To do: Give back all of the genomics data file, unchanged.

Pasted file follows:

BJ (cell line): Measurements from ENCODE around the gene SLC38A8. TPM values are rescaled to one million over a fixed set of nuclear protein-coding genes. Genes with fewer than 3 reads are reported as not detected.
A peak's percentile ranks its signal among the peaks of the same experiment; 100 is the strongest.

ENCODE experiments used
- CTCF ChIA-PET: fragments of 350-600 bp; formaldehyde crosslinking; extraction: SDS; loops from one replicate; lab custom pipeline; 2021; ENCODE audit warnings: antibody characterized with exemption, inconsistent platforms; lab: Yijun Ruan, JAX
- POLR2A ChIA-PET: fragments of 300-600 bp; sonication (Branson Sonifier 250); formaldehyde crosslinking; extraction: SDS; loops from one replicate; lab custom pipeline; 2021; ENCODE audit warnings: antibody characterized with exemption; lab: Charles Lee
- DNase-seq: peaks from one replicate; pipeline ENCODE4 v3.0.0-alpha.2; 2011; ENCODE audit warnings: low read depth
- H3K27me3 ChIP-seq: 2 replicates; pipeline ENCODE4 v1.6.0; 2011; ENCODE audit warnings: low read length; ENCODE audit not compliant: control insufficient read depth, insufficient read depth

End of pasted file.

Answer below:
BJ (cell line): Measurements from ENCODE around the gene SLC38A8. TPM values are rescaled to one million over a fixed set of nuclear protein-coding genes. Genes with fewer than 3 reads are reported as not detected.
A peak's percentile ranks its signal among the peaks of the same experiment; 100 is the strongest.

ENCODE experiments used
- CTCF ChIA-PET: fragments of 350-600 bp; formaldehyde crosslinking; extraction: SDS; loops from one replicate; lab custom pipeline; 2021; ENCODE audit warnings: antibody characterized with exemption, inconsistent platforms; lab: Yijun Ruan, JAX
- POLR2A ChIA-PET: fragments of 300-600 bp; sonication (Branson Sonifier 250); formaldehyde crosslinking; extraction: SDS; loops from one replicate; lab custom pipeline; 2021; ENCODE audit warnings: antibody characterized with exemption; lab: Charles Lee
- DNase-seq: peaks from one replicate; pipeline ENCODE4 v3.0.0-alpha.2; 2011; ENCODE audit warnings: low read depth
- H3K27me3 ChIP-seq: 2 replicates; pipeline ENCODE4 v1.6.0; 2011; ENCODE audit warnings: low read length; ENCODE audit not compliant: control insufficient read depth, insufficient read depth